Wednesday, April 4, 2012

Sweatpants Sketchbook

Sweatpants Across Europa, the story of my Euro travels many years ago, is a proud participant in the Sketchbook Project and has been digitized as well!  Check it out here, complete with indecipherably small text (it's much better viewed in person at the Brooklyn Art Library) and below-average original sketchings by yours truly.

Wednesday, January 11, 2012

Sweatpants Across Europa: The End

A decade ago, I applied for a work visa in Britain and used it to work and travel for several months. This is that story.  To begin at the beginning, go here. 

Far from the world of urban Europe there is a wilderness area in Minnesota called the Boundary Waters Canoe Area. Many people have been to the Boundary Waters once or more in their lives for a vacation, although a vacation in the BWCA is no walk in the park. The Boundary Waters is full of mosquitoes, outdoor latrines, long portages, and strange animal sounds in the middle of the night. It is the type of place you go if you are either an outdoor junkie or you have never been there before or you cannot remember how rough it was the last time you went. 

Foreign travel can feel the same way. It attracts a few enthusiasts who enjoy every moment, but for most people it is a mix of uncomfortable adjustment and often painful discovery, to be enjoyed only when the struggles of the last trip have eased from memory.

On our return home, Karie and I both knew it would be a while before we would leave again. We had been struggling and adjusting non-stop for months on end. We needed a vacation from our vacation, or at least a return to normalcy. It was great to be back in a land full of sweatpants.

However, traveling gets in one’s blood. It is stressful, expensive, and challenging. It is also thrilling, eye-opening, and highly addictive. Despite an ever-growing family, work, bills to pay, and dark news about world events everywhere, we still manage to get out and explore every once in a while. Though I am a homebody who does not like car travel and passionately dislikes flying, I have loved every trip I have ever taken. I would not trade a single one of them for an extra few dollars or another completed home project.

Fortunately, the world is growing smaller every day. Opportunities to explore new nooks are opening as we speak. So take them. Despite what the news tells you, you are not hated. You will be safe. You will be welcomed. You will meet wonderful people and see amazing sites and your life will never be the same afterwards. If you have an open mind, a touch of fearlessness, and are willing to be the only person in the room wearing a drawstring, then a mode of transportation and some time are all that separate you from your own collection of bizarro tales. Sweatpants Across…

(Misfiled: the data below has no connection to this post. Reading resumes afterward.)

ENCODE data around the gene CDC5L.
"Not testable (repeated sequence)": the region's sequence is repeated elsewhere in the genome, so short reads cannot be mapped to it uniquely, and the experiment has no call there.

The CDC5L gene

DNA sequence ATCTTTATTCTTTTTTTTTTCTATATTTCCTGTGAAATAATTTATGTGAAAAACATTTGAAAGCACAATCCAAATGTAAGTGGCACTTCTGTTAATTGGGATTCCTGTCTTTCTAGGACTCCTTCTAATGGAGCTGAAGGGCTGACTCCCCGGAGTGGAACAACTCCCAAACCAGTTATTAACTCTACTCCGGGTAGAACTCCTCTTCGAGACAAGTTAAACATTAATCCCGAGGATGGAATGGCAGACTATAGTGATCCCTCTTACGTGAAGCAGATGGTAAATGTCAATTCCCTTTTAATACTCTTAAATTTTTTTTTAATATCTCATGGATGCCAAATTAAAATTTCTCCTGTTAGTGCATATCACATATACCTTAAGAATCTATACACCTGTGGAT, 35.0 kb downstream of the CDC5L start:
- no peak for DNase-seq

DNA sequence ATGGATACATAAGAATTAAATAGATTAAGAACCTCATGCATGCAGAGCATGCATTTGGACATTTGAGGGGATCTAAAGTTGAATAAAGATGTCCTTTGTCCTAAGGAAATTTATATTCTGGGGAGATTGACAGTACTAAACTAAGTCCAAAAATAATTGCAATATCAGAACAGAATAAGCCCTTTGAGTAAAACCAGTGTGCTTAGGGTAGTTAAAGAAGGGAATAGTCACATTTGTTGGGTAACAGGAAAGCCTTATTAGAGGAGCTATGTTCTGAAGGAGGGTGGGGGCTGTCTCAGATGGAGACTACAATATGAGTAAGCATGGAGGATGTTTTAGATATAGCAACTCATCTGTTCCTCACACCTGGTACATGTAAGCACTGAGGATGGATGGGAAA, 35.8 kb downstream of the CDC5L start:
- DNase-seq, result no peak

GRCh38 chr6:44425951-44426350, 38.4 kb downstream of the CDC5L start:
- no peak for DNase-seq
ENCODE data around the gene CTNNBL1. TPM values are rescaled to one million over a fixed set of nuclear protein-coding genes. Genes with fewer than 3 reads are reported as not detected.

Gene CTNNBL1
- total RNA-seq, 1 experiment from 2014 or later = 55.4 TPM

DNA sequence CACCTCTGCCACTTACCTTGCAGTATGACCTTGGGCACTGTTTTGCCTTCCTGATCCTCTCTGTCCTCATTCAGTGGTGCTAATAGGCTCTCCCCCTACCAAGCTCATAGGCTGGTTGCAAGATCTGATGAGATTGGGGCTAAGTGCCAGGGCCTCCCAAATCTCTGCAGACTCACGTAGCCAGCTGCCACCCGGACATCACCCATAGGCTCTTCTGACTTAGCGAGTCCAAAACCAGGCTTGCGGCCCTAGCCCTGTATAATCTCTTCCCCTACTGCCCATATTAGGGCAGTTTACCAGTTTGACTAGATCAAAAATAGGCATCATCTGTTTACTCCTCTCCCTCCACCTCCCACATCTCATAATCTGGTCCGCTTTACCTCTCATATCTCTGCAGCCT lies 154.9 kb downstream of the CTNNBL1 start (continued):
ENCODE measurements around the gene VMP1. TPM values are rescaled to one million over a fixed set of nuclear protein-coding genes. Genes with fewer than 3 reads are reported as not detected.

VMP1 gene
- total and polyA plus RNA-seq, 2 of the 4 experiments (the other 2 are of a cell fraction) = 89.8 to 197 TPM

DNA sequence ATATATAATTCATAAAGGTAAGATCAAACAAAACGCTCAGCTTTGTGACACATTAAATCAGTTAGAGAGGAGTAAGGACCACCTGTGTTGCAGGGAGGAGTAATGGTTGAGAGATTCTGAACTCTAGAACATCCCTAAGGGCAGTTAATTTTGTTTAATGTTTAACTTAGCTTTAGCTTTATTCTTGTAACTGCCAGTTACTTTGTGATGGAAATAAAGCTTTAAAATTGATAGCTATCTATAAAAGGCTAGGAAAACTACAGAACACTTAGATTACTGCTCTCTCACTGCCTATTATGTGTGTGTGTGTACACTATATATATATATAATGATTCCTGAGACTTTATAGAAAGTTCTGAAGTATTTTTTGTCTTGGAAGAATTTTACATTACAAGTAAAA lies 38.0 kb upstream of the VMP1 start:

Sweatpants Across Europa: London Again

A decade ago, I applied for a work visa in Britain and used it to work and travel for several months. This is that story.  To begin at the beginning, go here.   

By the time we arrived in London and found our way to our last hostel, it was nearly midnight. Our room was reasonably priced but it was also inconveniently located far from the airport, the paint was peeling off the walls, and the beds sagged to the floor. However there were two other people in the room and they had been there for a few nights, so we knew survival was possible. At that point, survival was all we wanted. Soon we would be home.  


Thursday, January 5, 2012

Sweatpants Across Europa: France

A decade ago, I applied for a work visa in Britain and used it to work and travel for several months. This is that story.  To begin at the beginning, go here.

Paris is a wonderful city for tourists. It has a few extremely high-profile attractions. It has a subway system. It has delicious cuisine available on nearly every street corner. Most attractions are within a long but reasonable walk from each other (although the Eiffel Tower is always much, much farther away than one thinks it is. Trust me.) Paris should have been the highlight of our trip. But it wasn’t.

I knew it wouldn’t be. I didn’t know how it wouldn’t be, but I knew from experience that in some way, Paris would frustrate me. The first time I went to Paris, I was a poor college student touring with some friends. We sat down to enjoy a snack at a small café. I wasn’t very hungry, but agreed to go along. The waitress took our orders but became very stern when she came to me and I told her I didn’t want anything. “You have to order some-seeng,” she said. I did not expect this sort of ultimatum. Have to? I had learned to expect bizarre rule enforcement from customs agents or DMV employees but not restaurant staff. Irritated, I ordered a sparkling water. I hated sparkling water but it was the cheapest thing on the menu.